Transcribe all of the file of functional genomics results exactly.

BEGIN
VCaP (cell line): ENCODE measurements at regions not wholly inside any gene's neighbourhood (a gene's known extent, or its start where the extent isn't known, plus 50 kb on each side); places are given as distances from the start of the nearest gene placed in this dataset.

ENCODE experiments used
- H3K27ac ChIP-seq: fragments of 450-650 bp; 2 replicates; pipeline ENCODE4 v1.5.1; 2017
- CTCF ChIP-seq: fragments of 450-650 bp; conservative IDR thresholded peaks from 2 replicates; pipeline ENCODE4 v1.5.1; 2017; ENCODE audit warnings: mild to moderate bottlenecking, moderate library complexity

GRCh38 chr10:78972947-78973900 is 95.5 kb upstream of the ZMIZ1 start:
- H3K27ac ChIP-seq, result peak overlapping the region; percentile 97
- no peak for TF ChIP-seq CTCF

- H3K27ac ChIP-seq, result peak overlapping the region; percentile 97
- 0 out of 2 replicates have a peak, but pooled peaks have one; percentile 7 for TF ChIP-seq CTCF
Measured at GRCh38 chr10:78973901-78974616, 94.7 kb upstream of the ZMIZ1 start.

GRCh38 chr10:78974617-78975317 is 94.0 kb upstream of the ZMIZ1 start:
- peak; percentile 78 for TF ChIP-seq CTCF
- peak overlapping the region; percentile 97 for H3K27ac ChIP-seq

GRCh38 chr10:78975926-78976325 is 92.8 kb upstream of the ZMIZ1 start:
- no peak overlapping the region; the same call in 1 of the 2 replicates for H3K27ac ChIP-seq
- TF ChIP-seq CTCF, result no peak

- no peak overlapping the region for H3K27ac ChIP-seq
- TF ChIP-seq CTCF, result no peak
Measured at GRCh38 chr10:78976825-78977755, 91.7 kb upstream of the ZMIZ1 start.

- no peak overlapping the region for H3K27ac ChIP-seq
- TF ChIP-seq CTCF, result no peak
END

VCaP (cell line): ENCODE measurements at regions not wholly inside any gene's neighbourhood (a gene's known extent, or its start where the extent isn't known, plus 50 kb on each side); places are given as distances from the start of the nearest gene placed in this dataset.

ENCODE experiments used
- H3K27ac ChIP-seq: fragments of 450-650 bp; 2 replicates; pipeline ENCODE4 v1.5.1; 2017
- CTCF ChIP-seq: fragments of 450-650 bp; conservative IDR thresholded peaks from 2 replicates; pipeline ENCODE4 v1.5.1; 2017; ENCODE audit warnings: mild to moderate bottlenecking, moderate library complexity

GRCh38 chr10:78972947-78973900 is 95.5 kb upstream of the ZMIZ1 start:
- H3K27ac ChIP-seq, result peak overlapping the region; percentile 97
- no peak for TF ChIP-seq CTCF

- H3K27ac ChIP-seq, result peak overlapping the region; percentile 97
- 0 out of 2 replicates have a peak, but pooled peaks have one; percentile 7 for TF ChIP-seq CTCF
Measured at GRCh38 chr10:78973901-78974616, 94.7 kb upstream of the ZMIZ1 start.

GRCh38 chr10:78974617-78975317 is 94.0 kb upstream of the ZMIZ1 start:
- peak; percentile 78 for TF ChIP-seq CTCF
- peak overlapping the region; percentile 97 for H3K27ac ChIP-seq

GRCh38 chr10:78975926-78976325 is 92.8 kb upstream of the ZMIZ1 start:
- no peak overlapping the region; the same call in 1 of the 2 replicates for H3K27ac ChIP-seq
- TF ChIP-seq CTCF, result no peak

- no peak overlapping the region for H3K27ac ChIP-seq
- TF ChIP-seq CTCF, result no peak
Measured at GRCh38 chr10:78976825-78977755, 91.7 kb upstream of the ZMIZ1 start.

- no peak overlapping the region for H3K27ac ChIP-seq
- TF ChIP-seq CTCF, result no peak